The award comes with an exemption to play the Charles Schwab Challenge at Colonial next year.
The PGA Works Collegiate Championship will be held next year at Shoal Creek, the Alabama club that invited its first Black member in 1990 so it could host the PGA Championship. … Bubba Watson, in a tweet to congratulate PGA champion Justin Thomas, revealed he has a torn meniscus and will be out for four to six weeks. That means Watson won’t be going through U.S. Open qualifying. … Inbee Park has withdrawn from the U.S. Women’s Open next week. … Harris English, who hoped to return to competitive golf at the PGA Championship, withdrew from Colonial. He had surgery on his left hip and has not played since the second full week in January. … After third-place finishes the last two weeks, MJ Daffue of South Africa is the latest Korn Ferry Tour player to have enough points to be among the 25 players who get PGA Tour cards next year.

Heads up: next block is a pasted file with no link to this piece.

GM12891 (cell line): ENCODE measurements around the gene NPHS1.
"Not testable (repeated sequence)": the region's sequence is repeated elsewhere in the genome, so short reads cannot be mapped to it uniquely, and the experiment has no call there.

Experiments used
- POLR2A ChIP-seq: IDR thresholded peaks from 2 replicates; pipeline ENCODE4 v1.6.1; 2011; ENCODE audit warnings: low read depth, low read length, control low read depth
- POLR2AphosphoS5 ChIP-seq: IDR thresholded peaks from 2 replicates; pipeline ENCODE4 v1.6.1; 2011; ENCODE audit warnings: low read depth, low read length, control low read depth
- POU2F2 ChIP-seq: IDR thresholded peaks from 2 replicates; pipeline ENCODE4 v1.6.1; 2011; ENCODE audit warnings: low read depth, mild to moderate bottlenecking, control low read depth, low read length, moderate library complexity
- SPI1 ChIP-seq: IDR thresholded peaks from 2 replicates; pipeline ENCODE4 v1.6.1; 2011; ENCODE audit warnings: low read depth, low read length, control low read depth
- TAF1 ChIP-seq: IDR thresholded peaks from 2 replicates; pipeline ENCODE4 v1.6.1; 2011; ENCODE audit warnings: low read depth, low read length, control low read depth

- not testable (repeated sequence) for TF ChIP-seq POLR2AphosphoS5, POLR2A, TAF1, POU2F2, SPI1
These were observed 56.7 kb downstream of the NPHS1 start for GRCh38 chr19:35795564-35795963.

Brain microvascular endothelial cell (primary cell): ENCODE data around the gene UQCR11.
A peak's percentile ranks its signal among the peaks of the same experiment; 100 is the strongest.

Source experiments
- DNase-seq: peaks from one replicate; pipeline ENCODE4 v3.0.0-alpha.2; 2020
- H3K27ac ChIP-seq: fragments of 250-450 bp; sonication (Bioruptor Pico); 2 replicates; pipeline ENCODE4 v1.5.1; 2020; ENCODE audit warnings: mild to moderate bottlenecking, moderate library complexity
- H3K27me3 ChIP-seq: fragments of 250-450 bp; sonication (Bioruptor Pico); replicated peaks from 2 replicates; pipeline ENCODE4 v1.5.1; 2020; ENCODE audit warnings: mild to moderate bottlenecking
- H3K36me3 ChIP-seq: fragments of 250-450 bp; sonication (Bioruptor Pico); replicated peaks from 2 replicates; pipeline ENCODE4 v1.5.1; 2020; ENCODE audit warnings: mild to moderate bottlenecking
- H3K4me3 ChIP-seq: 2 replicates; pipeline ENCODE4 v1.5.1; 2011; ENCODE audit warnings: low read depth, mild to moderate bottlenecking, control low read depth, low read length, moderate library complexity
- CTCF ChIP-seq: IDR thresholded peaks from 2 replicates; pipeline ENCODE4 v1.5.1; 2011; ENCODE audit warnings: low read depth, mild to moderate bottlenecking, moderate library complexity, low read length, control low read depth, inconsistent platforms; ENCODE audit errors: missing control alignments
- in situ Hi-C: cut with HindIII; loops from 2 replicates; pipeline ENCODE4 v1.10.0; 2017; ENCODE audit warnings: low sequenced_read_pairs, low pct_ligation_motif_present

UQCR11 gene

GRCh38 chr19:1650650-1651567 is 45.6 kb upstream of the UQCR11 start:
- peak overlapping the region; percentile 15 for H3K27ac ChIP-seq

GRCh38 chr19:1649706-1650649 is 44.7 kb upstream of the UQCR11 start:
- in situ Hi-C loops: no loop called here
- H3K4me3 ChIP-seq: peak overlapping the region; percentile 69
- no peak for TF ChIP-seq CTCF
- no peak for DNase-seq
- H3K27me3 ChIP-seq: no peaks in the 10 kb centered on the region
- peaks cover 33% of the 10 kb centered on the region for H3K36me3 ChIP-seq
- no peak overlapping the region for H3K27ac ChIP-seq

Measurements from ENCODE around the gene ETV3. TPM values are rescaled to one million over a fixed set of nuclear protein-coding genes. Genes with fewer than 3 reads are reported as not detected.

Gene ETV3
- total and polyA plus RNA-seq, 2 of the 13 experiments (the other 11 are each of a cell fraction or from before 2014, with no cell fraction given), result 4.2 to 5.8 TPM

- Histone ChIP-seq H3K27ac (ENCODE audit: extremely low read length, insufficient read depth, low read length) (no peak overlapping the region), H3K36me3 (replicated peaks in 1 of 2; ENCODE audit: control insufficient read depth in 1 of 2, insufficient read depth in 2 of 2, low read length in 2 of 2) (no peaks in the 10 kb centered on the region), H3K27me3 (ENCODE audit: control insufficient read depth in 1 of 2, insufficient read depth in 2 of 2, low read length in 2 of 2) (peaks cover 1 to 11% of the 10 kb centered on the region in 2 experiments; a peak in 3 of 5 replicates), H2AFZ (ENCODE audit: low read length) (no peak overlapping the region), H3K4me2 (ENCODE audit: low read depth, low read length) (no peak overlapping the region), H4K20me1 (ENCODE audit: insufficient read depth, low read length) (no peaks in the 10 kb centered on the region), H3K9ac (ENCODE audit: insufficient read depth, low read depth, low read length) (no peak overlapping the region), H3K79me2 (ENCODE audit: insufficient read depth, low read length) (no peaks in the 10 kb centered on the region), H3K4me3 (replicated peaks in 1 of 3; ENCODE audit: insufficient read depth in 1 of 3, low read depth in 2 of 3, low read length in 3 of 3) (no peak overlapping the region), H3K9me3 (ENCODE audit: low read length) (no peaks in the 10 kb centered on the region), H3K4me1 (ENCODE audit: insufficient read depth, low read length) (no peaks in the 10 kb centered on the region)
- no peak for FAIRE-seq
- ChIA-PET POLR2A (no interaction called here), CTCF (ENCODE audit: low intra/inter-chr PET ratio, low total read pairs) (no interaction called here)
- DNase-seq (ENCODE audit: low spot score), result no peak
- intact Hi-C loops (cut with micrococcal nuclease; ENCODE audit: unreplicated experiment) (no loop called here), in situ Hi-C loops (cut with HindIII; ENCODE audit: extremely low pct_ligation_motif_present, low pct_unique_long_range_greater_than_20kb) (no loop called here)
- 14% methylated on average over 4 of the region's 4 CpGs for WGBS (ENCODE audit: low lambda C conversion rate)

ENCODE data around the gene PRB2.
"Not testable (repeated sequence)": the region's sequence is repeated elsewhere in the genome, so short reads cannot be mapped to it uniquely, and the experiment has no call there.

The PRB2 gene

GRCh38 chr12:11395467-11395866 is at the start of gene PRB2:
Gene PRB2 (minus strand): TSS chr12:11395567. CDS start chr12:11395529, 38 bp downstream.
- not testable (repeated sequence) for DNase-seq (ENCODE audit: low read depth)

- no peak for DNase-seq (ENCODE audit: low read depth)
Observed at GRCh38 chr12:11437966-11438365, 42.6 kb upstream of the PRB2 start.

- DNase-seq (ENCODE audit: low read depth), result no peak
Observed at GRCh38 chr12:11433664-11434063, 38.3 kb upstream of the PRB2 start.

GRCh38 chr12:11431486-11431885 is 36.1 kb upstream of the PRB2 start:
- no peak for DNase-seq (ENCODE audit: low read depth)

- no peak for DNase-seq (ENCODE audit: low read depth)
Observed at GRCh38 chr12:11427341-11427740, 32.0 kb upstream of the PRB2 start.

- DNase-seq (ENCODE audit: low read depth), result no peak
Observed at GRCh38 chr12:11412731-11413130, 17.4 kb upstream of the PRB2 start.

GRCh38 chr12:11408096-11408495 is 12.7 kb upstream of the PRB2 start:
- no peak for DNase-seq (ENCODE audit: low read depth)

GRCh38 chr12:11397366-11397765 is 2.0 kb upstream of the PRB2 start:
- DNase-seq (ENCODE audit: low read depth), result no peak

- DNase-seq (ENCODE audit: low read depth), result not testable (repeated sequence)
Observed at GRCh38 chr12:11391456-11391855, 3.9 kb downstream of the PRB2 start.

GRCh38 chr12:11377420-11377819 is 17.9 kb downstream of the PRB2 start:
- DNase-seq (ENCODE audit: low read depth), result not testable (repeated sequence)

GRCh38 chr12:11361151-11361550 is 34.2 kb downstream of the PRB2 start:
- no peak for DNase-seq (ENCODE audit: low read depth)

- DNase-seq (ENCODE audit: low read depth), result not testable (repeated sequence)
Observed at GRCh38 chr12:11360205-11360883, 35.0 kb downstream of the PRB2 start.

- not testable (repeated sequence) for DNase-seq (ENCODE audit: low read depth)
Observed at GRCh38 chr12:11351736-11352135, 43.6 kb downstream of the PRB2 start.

The last four major champions were all in their 20s and among the top 10 in the world when they won.
“Now I understand when people watch me on TV how nervous they get.” — Joaquin Niemann as he watched Chilean friend Mito Pereira try to win the PGA Championship.
More AP golf: https://apnews.com/hub/golf and https://twitter.com/AP_Sports
Copyright 2022 The Associated Press. All rights reserved. This material may not be published, broadcast, rewritten or redistributed.
With the launch of SCOTT Travel, SCOTT combines exclusive sports trips with real brand experiences to provide a unique offering to the brand’s fans and followers.